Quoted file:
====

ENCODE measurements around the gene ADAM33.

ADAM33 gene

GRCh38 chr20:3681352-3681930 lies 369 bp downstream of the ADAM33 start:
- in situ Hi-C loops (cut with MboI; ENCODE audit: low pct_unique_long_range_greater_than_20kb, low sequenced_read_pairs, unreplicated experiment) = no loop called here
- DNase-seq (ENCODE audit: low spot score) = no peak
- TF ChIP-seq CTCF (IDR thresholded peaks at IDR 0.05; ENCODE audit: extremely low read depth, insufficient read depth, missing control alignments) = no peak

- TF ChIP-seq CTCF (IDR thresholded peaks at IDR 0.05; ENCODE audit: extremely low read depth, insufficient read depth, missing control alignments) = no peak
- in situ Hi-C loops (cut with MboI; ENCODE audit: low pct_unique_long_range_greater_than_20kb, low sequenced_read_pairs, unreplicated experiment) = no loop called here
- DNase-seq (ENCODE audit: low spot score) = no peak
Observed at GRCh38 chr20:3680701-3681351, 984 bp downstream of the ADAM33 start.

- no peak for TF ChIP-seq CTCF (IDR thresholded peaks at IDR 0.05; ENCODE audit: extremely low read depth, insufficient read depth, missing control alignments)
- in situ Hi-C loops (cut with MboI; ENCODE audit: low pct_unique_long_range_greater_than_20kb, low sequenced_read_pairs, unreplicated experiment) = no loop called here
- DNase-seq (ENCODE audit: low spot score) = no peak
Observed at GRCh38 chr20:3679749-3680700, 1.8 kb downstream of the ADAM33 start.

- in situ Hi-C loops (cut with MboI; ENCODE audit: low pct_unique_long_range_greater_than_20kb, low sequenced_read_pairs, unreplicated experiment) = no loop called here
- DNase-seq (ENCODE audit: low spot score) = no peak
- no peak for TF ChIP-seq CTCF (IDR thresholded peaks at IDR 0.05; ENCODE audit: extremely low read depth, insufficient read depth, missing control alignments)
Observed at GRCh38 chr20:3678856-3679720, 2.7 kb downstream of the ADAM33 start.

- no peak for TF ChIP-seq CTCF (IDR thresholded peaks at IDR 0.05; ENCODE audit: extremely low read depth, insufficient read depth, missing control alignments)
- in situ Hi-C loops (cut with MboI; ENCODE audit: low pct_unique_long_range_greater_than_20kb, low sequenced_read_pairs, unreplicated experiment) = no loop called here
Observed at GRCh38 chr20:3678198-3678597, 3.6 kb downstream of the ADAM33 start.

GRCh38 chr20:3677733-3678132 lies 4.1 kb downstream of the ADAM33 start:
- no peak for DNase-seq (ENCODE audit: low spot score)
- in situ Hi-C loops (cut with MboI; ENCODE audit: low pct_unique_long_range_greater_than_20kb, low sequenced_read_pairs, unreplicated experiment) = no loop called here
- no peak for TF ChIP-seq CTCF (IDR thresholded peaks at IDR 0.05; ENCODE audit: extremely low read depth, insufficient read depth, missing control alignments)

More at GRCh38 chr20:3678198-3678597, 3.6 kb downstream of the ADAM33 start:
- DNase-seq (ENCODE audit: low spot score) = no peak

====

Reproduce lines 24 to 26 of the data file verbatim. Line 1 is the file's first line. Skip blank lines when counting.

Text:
- in situ Hi-C loops (cut with MboI; ENCODE audit: low pct_unique_long_range_greater_than_20kb, low sequenced_read_pairs, unreplicated experiment) = no loop called here
- no peak for TF ChIP-seq CTCF (IDR thresholded peaks at IDR 0.05; ENCODE audit: extremely low read depth, insufficient read depth, missing control alignments)

More at GRCh38 chr20:3678198-3678597, 3.6 kb downstream of the ADAM33 start: